How a muscle transplant from my leg helped me move my arm again

Thousands of Britons lose the use of a hand or limb after damaging nerves in accidents, but surgery to transfer a muscle and nerves can restore movement. Simon Harbinson, 24, a buyer for a drinks company from Guisborough, Yorks, tells CAROL DAVIS his story.

The patient   

Simon Harbinson, 24, tells CAROL DAVIS his story

Simon Harbinson, 24, tells CAROL DAVIS his story

Riding my motorbike back from work early one morning in January 2013, I turned a corner, hit the kerb and landed in the road.

I was taken by ambulance to the James Cook Hospital in Middlesbrough and when I came to two days later, doctors told me I’d cracked four discs in my neck, damaged my right shoulder, punctured a lung, broken my jaw and had a brain haemorrhage. They put me in a full body brace while I healed.

But while the other injuries mended, after four months, I still couldn’t raise my right arm. The doctor said I had damaged nerves in my shoulder and there was no chance of getting back movement or feeling in it, or my right arm, without more help.

I had loads of physiotherapy and hydrotherapy, but still that arm wouldn’t do anything. It felt permanently numb, and I couldn’t ride my motorbike any more, or even do basic things like cook and clean for myself, or button my coat.

So five months after the accident, I was referred to Leeds General Infirmary to see a specialist surgeon for tests and to discuss surgical options. MRI scans showed I’d severed nerves in the shoulder; the surgeon did an exploratory operation to try to repair them using nerves taken from the back of my calf.

But although I could now feel my tricep in my upper arm, I still couldn’t feel my lower right arm or shoulder (or bend my elbow). I’d been a lab technician in the food industry, tasting and checking drinks, but being unable to bend and raise my arm, I couldn’t do it any more.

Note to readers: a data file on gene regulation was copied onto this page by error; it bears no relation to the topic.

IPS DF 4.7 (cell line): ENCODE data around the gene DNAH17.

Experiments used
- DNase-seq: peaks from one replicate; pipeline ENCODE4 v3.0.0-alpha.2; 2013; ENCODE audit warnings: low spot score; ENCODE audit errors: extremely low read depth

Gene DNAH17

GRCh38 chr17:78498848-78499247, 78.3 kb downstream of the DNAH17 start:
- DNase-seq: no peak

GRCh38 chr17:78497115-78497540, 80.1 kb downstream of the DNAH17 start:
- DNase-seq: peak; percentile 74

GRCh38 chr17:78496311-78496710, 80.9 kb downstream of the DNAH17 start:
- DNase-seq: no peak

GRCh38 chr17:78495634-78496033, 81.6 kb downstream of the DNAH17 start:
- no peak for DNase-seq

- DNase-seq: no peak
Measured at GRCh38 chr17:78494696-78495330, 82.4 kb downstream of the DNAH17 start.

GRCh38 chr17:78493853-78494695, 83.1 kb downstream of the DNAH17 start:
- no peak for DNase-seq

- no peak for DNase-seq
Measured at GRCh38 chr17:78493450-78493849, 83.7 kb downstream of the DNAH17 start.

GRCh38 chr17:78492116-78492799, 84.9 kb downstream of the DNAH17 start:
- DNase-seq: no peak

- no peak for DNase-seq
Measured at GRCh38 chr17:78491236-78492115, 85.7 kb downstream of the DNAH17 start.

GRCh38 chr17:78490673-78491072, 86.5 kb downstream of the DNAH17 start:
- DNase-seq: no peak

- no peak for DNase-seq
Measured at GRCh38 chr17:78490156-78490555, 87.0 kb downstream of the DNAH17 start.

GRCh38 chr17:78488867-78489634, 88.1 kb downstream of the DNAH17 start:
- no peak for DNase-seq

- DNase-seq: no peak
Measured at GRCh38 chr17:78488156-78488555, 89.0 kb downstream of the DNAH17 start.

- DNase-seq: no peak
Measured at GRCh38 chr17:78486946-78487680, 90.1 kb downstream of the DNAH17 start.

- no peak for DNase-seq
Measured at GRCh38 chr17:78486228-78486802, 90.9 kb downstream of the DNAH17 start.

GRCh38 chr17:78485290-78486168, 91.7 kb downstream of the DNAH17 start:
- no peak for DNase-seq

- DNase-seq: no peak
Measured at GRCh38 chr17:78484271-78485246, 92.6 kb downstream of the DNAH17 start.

The company found me a data inputting job and I worked my way up to my current buyer’s job, which is fantastic as I was basically sitting in front of a computer. But it was frustrating not to be able to do normal things like play five-a-side with my brother.

I was just 19 and didn’t want my arm to stay that way for life.

My surgeon explained it was likely the signals from the new nerve weren’t reaching my shoulder muscle but she could try a rarely used procedure where they’d replace both the muscle and attached nerves, rather than just the nerves.

I agreed and had the four-hour operation in March 2015 to remove the gracilis muscle, and connected nerves, which helps to move the leg.

This was then stitched into my arm. I woke in a sling, which I had to wear for eight weeks while the arm healed.

I had a 30cm wound in my inner thigh and a 20cm one running from my shoulder to just above my elbow. The pain from the leg bothered me, but morphine helped.

I agreed and had the four-hour operation in March 2015 to remove the gracilis muscle, and connected nerves, which helps to move the leg

I agreed and had the four-hour operation in March 2015 to remove the gracilis muscle, and connected nerves, which helps to move the leg

When the sling was removed after eight weeks, I had physio and hydrotherapy fairly soon after — the heated water of the hydrotherapy pool kept my muscles warm, making it easier to exercise and this time I felt a slight twitch in my right arm — it was fantastic. Though my arm was still incredibly weak, it showed movement was starting to come back. I had two years of physio and hydrotherapy, and gradually the movement came back into my arm almost completely.

Now I can cook and do everything for myself, and while I can’t ride my motorbike, I’ve learned to drive an automatic car. I took up running while I was recovering, and now I’m back to target shooting with my dad, too.

I haven’t noticed any change in my leg movements either. The improvement has been amazing.

The surgeon

Grainne Bourke is a consultant in hand and plastic surgery at Leeds Teaching

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